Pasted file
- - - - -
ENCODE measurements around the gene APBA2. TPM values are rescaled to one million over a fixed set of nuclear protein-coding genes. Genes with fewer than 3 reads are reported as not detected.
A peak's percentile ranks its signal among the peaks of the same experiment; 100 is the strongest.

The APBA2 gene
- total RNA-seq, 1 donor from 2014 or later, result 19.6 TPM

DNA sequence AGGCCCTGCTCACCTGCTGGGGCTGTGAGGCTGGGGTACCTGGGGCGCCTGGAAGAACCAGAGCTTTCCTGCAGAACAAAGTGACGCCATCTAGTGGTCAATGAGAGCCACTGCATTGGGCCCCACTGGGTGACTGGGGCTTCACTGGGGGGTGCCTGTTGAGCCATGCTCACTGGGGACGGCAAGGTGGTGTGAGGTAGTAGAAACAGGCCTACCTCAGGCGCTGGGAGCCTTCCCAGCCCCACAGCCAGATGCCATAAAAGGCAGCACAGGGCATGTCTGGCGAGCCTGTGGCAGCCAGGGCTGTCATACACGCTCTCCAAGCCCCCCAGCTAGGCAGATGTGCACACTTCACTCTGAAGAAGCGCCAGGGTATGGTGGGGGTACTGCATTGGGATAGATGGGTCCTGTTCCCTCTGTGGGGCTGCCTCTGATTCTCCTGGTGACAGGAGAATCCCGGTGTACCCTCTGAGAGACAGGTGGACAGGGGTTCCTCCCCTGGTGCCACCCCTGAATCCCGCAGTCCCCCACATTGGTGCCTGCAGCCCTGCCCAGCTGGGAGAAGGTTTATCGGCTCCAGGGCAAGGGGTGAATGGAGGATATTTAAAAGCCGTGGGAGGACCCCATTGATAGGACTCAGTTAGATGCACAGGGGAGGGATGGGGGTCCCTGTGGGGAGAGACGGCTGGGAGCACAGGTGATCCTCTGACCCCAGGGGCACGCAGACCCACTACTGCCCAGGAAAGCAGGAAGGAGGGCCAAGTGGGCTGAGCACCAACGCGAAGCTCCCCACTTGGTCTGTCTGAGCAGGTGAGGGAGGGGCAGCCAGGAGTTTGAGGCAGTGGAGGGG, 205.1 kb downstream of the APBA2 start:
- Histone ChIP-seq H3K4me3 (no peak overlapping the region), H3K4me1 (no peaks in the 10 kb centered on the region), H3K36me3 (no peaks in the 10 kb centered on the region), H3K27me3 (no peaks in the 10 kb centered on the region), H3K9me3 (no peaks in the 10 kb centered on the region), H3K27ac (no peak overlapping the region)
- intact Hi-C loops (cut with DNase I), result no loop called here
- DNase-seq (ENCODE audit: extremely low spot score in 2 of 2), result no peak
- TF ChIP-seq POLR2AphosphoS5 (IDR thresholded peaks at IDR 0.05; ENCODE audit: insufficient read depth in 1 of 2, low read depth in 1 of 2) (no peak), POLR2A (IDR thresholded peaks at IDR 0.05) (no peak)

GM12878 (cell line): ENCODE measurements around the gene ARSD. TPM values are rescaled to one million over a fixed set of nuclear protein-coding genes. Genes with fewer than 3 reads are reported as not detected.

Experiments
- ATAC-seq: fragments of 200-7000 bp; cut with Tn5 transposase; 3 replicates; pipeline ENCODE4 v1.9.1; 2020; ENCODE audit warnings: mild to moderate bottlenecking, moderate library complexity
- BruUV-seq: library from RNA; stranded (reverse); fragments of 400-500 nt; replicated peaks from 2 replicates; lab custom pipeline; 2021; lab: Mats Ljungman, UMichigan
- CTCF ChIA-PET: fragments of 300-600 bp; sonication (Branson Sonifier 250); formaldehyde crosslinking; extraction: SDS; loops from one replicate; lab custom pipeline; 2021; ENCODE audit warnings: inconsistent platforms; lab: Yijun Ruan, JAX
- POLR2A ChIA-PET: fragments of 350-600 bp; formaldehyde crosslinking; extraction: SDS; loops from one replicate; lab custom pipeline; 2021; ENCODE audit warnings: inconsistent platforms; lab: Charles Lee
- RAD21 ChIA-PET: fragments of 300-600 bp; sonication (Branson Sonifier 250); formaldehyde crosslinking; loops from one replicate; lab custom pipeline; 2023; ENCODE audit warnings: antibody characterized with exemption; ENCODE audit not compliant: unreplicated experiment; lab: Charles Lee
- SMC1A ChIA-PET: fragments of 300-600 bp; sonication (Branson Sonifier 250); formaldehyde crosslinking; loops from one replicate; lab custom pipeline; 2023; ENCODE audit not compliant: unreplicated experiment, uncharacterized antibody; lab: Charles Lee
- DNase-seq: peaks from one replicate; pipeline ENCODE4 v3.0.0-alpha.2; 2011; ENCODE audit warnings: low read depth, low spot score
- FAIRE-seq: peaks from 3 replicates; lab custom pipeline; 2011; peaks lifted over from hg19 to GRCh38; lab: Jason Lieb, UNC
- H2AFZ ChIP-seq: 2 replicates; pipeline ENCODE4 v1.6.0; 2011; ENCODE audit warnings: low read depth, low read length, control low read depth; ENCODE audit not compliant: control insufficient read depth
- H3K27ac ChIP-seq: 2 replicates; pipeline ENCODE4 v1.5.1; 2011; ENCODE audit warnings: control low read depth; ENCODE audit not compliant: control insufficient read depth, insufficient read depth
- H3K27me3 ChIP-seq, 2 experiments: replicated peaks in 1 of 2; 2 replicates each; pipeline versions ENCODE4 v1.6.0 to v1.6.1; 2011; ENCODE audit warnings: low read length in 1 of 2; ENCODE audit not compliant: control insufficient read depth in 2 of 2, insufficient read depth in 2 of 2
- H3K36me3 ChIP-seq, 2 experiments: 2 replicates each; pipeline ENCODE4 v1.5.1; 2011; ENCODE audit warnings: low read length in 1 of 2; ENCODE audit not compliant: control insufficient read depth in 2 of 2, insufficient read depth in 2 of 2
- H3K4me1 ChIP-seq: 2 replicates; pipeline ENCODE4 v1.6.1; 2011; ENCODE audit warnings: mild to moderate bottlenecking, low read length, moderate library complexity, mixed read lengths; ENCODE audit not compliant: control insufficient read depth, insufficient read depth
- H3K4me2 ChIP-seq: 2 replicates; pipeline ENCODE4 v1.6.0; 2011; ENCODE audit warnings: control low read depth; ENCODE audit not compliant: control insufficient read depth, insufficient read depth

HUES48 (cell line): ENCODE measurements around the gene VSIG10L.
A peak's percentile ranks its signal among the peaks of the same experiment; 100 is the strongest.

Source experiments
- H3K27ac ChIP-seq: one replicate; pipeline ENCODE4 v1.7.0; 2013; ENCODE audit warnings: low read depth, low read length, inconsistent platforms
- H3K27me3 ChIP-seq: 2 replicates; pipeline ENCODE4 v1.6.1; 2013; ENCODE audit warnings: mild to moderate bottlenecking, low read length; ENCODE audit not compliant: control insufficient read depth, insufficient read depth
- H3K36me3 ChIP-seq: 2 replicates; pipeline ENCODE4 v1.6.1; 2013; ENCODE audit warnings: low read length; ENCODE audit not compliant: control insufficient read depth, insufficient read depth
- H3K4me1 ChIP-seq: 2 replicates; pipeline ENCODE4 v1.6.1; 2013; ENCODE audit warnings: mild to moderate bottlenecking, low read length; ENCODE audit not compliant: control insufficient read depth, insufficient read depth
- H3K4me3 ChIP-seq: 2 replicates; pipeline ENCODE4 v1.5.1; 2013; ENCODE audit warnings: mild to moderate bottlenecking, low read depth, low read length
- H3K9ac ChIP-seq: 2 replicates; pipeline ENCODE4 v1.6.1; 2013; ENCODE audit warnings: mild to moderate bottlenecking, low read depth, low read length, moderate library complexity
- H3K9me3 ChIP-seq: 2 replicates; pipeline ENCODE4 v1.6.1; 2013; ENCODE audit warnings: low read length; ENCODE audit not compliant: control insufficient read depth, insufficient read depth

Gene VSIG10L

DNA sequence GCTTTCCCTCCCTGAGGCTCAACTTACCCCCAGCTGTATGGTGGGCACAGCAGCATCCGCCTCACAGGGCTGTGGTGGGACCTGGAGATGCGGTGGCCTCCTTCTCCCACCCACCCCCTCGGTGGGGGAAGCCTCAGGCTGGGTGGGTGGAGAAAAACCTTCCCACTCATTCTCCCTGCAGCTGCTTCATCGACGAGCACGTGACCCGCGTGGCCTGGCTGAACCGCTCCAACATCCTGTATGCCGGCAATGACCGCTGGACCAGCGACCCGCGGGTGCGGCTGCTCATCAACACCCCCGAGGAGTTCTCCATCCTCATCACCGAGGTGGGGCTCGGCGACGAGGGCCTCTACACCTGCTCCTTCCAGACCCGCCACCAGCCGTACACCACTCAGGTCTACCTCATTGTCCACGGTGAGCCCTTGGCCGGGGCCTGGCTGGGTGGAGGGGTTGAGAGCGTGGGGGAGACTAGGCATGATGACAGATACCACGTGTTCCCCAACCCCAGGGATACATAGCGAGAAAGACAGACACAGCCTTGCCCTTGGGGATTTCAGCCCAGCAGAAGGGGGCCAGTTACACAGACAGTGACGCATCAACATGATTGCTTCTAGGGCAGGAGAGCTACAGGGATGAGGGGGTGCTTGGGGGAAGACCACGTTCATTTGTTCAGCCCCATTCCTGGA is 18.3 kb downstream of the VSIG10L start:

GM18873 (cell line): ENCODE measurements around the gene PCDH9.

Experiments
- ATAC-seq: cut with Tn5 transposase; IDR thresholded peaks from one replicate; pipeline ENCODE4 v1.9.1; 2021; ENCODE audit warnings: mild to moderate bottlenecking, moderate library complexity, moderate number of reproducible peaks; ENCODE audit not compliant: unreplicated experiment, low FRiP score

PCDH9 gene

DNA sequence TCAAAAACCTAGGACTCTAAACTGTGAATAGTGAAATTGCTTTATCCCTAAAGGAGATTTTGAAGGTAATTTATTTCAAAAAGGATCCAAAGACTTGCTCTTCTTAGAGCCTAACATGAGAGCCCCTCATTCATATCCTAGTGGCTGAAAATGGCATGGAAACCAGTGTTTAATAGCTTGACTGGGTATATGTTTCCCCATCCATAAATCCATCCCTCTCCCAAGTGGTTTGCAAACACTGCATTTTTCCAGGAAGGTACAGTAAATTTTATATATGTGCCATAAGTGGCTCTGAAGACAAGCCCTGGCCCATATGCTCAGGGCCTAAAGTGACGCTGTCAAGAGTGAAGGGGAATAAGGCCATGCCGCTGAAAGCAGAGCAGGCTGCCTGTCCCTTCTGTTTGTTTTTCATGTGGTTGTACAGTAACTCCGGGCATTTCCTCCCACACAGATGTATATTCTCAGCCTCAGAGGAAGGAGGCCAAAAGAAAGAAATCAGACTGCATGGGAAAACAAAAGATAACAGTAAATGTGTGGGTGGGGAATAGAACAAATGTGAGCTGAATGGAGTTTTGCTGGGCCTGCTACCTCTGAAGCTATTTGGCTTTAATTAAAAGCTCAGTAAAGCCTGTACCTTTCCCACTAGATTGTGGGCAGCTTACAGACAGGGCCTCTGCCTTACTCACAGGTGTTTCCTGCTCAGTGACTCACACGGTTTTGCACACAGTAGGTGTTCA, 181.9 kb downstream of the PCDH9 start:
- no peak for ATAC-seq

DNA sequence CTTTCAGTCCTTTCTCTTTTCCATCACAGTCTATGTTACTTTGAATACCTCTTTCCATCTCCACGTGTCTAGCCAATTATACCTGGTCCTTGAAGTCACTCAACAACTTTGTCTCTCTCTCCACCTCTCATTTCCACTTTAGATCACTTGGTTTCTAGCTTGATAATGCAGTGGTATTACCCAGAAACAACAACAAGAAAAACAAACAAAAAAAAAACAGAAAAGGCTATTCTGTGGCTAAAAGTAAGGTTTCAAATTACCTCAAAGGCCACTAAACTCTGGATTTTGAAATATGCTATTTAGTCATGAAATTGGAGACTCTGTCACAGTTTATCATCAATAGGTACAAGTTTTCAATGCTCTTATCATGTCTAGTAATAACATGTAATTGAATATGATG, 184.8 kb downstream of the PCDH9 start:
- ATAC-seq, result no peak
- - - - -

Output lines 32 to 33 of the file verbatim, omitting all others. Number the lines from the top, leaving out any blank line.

- H3K4me1 ChIP-seq: 2 replicates; pipeline ENCODE4 v1.6.1; 2013; ENCODE audit warnings: mild to moderate bottlenecking, low read length; ENCODE audit not compliant: control insufficient read depth, insufficient read depth
- H3K4me3 ChIP-seq: 2 replicates; pipeline ENCODE4 v1.5.1; 2013; ENCODE audit warnings: mild to moderate bottlenecking, low read depth, low read length